The land of Oman speaks to us in a language of perfume punctuated by immensity and timelessness.
It is the land of incense, where for centuries humans and trees, in particular the species of Boswellia sacra, have coexisted in a subliminal way!
Since its discovery, the frankincense is related to the human need to have a formal link with their gods. It is incredible to imagine that a long time ago, it was one of the most valuable products of the ancient world.
In the extreme south of the Sultanate of Oman, Boswellia sacra will secrete the best of frankincense, a resin whose trade dates back to the dawn of time. Many experts agree that the best incense is produced by species originating from the Sultanate of Oman 1a.
Its medicinal properties and aroma, used by the world’s greatest perfumers, make it a rare and symbolic substance of importance.
The genre takes its name from Professor John Boswell (Miller and Morris, 1988). It is a tree native to Somalia, southern Yemen (in the Hadra’mout valley) and Oman (in the Dhofar region). Miller and Morris (Kapoor, 1990) stated that the only species of Boswellia present in the Arabian Peninsula is Boswellia carterii.
This species was named after the English surgeon HG Carter who was the first to discover it during his expedition to southern Arabia in 1846.
In 1876, the Swiss chemist and botanist Flüeckiger re-examined the same plant. As a new species he called it Boswellia sacra.
Three years later, the English botanist Birdwood examined the whole genus and found that the specimens described previously by Carter and Flüeckiger are identical to those found in Somalia and known as Boswellia carterii so that the two species should be considered synonymous (Miller and Morris, 1988).
With the evolution of language,
This term is now imprecise. It refers to any composition that can be burned to perfume a religious place or house, clothing or body parts. This language refers to a variety of products :
Resins of vegetable origin (frankincense, olibanum, myrrh, etc.),
Fragrant wood (agalloche, sandalwood, etc.), spices...
Despite the many interpretations,
concerning the origin of the term incense, the etymology most commonly recognized is that of « incendere », a Latin term meaning « to burn » or « to consume ».
Apart from this denomination, we find the word frankincense, English word derived from the old French (high quality incense) (« franc », « real incense »), to distinguish it from many fragrant mixtures claimed as Frankincense and, Oliban, from Arabic al-lubán (« milk » refers to the resin of the tree)..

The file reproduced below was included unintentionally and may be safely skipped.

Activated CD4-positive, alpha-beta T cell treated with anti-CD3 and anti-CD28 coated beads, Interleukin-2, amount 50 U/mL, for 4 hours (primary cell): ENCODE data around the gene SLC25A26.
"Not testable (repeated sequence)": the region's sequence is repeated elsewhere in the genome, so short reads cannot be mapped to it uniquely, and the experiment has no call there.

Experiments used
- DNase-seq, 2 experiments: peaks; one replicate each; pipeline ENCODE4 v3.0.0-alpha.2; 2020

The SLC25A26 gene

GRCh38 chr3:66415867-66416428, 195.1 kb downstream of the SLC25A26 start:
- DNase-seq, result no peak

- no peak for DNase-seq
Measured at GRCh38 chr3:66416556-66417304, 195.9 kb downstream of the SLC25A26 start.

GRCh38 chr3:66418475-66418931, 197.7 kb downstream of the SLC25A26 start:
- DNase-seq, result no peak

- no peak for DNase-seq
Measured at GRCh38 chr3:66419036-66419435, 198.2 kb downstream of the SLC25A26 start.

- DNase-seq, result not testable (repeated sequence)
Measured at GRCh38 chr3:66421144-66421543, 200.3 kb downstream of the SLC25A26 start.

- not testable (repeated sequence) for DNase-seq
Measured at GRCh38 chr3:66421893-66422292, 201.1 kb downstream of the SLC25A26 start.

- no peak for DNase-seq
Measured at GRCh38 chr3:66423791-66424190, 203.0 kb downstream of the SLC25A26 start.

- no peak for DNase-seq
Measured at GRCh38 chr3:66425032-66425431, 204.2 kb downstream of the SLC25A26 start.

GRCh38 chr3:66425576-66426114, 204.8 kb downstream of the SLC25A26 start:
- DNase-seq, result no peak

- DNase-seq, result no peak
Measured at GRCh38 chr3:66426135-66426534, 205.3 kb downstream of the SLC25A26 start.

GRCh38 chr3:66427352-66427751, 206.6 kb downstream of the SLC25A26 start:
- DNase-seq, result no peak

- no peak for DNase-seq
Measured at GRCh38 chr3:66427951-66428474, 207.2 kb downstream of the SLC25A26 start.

To summarize, the word incense generally means a single element or a mixture of natural or non-organic fragrant substances whereas frankincense or Oliban means the real and natural incense which is an aromatic resin derived from trees of the Burseraceae family.
Burseraceae are a family of trees or shrubs (645 species) characterized by flaking aromatic bark and by resin present in plant tissues. The resin of many species of this family is used as Frankincense (natural).
There are two important varieties in the family Burseraceae : Boswellia (its resin is called Frankincense) and Commiphora (its resin is myrrh)
The cultivation of frankincense is a know-how that has been handed down from generation to generation for decades and which we inherit proudly. Harvesting is done by a shallow incision in the bark of the male tree by removing a narrow band. A sap flows out and coagulates on contact with the air, then it is picked up by hand. A succession of 3 passes, spaced from 10 to 15 days apart, is made on the incisions. The third pass gives the best resin.
At the place of harvest, after the resin has been collected and collected in bags, the producers store it in an excavation, a cave or some sort of camp, to accumulate it for a certain time. Finally, after collecting sufficient quantities, it is sent to the village or town, where it is classified.
Every five to six years, the trees are left as they are for a few years to obtain a better quality resin.
Harvesting is carried out according to geographic areas. The harvest, on the trees located on the coastal plain or during the monsoon, is done from the end of March to June, approximately. For those located behind the Dhofar mountain (desert area), the resin is picked from April to September. This second harvest is called "white incense", as opposed to "brown incense", harvested only on the coastal plain after winter incisions.. A tree can produce about 3 to 4 kg per season. According to studies, 2 the incisions - which must be spaced apart by about thirty centimeters - are made on the east and west sides of the tree to allow sufficient exposure to the sun for rapid drying of the resin.
A unique tool with a wooden handle and an iron spatula at its end, used by the incense producer Dhofari (Bedouin), to « peel » the bark. Sometimes the tool may be provided with a spatula at each of its ends.
As soon as an incision is made, the sap begins to surface. The optimal size of the tapping must not exceed 12 cm². The plant or tree that produces juices or resins is explained by the fact that it serves as a defense mechanism to isolate its wounds. It protects against desiccation, against attacks of insects and fungi, as well as rot.